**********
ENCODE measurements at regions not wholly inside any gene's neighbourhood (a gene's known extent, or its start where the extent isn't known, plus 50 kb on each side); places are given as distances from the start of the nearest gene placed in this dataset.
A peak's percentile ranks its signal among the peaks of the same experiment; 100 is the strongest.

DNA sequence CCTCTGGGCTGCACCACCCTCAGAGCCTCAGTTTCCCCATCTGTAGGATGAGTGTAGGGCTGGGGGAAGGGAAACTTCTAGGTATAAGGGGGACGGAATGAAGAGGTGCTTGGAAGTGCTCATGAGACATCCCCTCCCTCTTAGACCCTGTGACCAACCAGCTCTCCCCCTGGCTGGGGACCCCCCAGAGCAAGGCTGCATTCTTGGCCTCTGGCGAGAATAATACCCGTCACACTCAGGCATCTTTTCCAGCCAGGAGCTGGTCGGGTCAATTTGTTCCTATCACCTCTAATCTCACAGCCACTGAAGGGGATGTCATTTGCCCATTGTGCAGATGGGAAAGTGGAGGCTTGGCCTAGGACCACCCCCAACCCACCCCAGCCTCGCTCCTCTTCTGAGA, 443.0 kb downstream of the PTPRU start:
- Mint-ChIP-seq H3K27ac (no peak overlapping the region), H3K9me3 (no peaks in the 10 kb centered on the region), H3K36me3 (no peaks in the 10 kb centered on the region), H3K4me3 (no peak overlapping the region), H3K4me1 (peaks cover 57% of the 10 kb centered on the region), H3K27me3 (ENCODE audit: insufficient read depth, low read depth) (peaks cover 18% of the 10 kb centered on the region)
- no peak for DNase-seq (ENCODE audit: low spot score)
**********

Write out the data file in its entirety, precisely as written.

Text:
ENCODE measurements at regions not wholly inside any gene's neighbourhood (a gene's known extent, or its start where the extent isn't known, plus 50 kb on each side); places are given as distances from the start of the nearest gene placed in this dataset.
A peak's percentile ranks its signal among the peaks of the same experiment; 100 is the strongest.

DNA sequence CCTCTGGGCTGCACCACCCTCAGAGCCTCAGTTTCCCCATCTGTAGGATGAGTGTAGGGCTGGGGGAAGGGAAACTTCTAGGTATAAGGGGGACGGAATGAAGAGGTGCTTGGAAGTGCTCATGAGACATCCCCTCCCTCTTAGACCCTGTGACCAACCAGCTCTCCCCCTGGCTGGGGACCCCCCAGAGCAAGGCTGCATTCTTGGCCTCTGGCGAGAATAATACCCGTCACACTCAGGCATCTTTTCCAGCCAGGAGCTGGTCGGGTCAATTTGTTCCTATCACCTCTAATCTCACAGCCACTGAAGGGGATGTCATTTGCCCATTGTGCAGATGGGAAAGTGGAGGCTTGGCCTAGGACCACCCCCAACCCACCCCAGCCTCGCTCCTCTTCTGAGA, 443.0 kb downstream of the PTPRU start:
- Mint-ChIP-seq H3K27ac (no peak overlapping the region), H3K9me3 (no peaks in the 10 kb centered on the region), H3K36me3 (no peaks in the 10 kb centered on the region), H3K4me3 (no peak overlapping the region), H3K4me1 (peaks cover 57% of the 10 kb centered on the region), H3K27me3 (ENCODE audit: insufficient read depth, low read depth) (peaks cover 18% of the 10 kb centered on the region)
- no peak for DNase-seq (ENCODE audit: low spot score)